Unlike the 2002 and 2004 Collett IC/ASIC functional verification studies, which focused only on the ASIC/IC market segment, our studies were expanded in 2010 to include the FPGA market segment. We have partitioned the analysis of these two different market segments separately, to provide a clear focus on each. One other difference between our studies and the Collett studies is that our study covered all regions of the world, while the original Collett studies were conducted only in North America (US and Canada). We have the ability to compile the results both globally and regionally, but for the purpose of this set of blogs I am presenting only the globally compiled results.

Confidence Interval

All surveys are subject to sampling errors. To quantify this error in probabilistic terms, we calculate a confidence interval. For example, we determined the “overall” margin of error for our study to be ±2.36% at a 95% confidence interval. In other words, this confidence interval tells us that if we were to take repeated samples of size n=1703 from a population, 95% of the samples would fall inside our margin of error ±2.36%, and only 5% of the samples would fall outside. Obviously, response rate per individual question will impact the margin of error. However, all data presented in this blog has a margin of error of less than ±5%, unless otherwise noted.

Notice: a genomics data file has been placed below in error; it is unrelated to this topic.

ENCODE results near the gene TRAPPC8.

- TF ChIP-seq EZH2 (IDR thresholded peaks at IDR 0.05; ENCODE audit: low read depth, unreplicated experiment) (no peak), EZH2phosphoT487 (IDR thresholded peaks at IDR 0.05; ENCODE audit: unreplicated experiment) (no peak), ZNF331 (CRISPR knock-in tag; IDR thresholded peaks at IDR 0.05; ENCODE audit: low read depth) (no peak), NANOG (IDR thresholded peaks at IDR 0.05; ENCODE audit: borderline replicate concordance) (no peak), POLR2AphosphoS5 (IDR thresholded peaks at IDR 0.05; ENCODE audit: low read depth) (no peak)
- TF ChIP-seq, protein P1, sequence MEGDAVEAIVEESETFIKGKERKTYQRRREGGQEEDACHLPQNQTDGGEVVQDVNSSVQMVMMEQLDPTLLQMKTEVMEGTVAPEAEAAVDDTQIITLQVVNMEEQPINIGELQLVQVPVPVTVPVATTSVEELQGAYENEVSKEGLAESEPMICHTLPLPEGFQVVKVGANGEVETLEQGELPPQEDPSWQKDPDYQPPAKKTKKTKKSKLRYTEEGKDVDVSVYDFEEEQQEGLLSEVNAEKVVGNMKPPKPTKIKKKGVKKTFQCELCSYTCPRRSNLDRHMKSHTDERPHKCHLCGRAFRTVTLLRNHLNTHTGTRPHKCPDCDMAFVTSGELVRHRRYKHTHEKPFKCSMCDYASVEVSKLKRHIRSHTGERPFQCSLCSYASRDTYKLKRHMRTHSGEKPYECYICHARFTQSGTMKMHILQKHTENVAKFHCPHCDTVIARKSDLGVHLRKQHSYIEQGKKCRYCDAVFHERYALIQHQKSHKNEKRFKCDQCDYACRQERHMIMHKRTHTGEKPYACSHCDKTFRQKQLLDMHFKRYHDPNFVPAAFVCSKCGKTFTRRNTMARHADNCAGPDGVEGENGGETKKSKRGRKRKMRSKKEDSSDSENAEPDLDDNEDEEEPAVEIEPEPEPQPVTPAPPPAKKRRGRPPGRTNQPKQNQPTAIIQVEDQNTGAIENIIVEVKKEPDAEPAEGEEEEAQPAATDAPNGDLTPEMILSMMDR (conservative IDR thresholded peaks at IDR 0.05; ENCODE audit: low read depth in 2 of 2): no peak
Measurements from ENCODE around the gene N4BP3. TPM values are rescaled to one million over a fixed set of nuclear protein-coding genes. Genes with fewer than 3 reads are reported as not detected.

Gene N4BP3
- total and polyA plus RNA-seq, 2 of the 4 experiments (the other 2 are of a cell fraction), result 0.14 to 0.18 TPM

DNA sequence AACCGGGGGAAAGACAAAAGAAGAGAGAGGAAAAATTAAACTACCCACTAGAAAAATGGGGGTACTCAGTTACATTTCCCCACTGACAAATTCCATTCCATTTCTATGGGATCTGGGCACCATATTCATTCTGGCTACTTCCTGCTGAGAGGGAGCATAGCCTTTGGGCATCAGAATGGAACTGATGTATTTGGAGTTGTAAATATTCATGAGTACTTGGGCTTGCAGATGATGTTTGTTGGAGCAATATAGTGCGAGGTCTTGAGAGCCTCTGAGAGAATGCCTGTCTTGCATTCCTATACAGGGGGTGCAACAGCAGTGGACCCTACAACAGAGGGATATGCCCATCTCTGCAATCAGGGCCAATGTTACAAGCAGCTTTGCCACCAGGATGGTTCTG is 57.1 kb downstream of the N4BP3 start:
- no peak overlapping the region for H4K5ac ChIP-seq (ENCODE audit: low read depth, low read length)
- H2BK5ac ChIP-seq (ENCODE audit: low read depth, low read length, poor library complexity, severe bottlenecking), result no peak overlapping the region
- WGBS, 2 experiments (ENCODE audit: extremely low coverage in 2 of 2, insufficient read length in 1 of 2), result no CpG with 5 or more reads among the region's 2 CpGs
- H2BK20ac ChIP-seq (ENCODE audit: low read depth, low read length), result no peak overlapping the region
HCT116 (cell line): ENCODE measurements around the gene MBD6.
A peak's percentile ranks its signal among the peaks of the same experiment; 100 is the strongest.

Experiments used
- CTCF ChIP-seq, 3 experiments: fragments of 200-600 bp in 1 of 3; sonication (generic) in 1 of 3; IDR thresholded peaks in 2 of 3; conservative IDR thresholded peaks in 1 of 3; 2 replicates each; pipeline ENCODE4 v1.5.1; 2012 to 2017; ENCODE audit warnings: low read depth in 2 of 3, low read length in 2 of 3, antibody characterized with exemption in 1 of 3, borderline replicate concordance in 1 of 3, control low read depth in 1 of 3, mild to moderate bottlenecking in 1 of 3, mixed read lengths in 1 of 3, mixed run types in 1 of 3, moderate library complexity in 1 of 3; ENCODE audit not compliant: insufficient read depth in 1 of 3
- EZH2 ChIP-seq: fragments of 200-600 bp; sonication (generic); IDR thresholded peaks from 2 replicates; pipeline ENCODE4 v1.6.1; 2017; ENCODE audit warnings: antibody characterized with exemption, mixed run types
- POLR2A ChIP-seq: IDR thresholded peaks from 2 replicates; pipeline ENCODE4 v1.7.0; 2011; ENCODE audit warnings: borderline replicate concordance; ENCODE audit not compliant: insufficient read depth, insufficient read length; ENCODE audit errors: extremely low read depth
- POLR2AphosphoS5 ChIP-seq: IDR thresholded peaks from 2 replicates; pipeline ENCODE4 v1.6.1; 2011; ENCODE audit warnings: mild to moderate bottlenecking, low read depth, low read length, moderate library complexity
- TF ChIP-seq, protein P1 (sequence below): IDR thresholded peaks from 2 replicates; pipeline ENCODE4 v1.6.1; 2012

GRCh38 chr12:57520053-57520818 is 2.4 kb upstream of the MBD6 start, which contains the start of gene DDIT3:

Study Participants

This section provides background on the makeup of the study.

Figure 1 shows the percentage of overall study FPGA and ASIC/IC participants by market segment. It is important to note that this figures does not represent silicon volume by market segment.


Figure 1: FPGA and ASIC/IC study participants by market segment

Figure 2 shows the percentage of overall study eligible FPGA and ASIC/IC participants by their job description. An example of eligible participant would be a self-identified design or verification engineer, or engineering manager, who is actively working within the electronics industry. Overall, design and verification engineers accounted for 60 percent of the study participants.


Figure 2: FPGA and ASIC/IC study participants job title description

Before I start presenting the findings from our 2016 functional verification study, I plan to discuss in my next blog (click here) general bias concerns associated with all survey-based studies—and what we did to minimize these concerns.

Quick links to the 2016 Wilson Research Group Study results

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30 July, 2015

Accellera Handoffs UVM to IEEE

It has been a long path from Mentor’s AVM to IEEE P1800.2.  But the moment has arrived: Accellera has formally announced UVM 1.2 will be submitted as a contribution to the IEEE P1800.2™ working group.

Verification Methodology Beginnings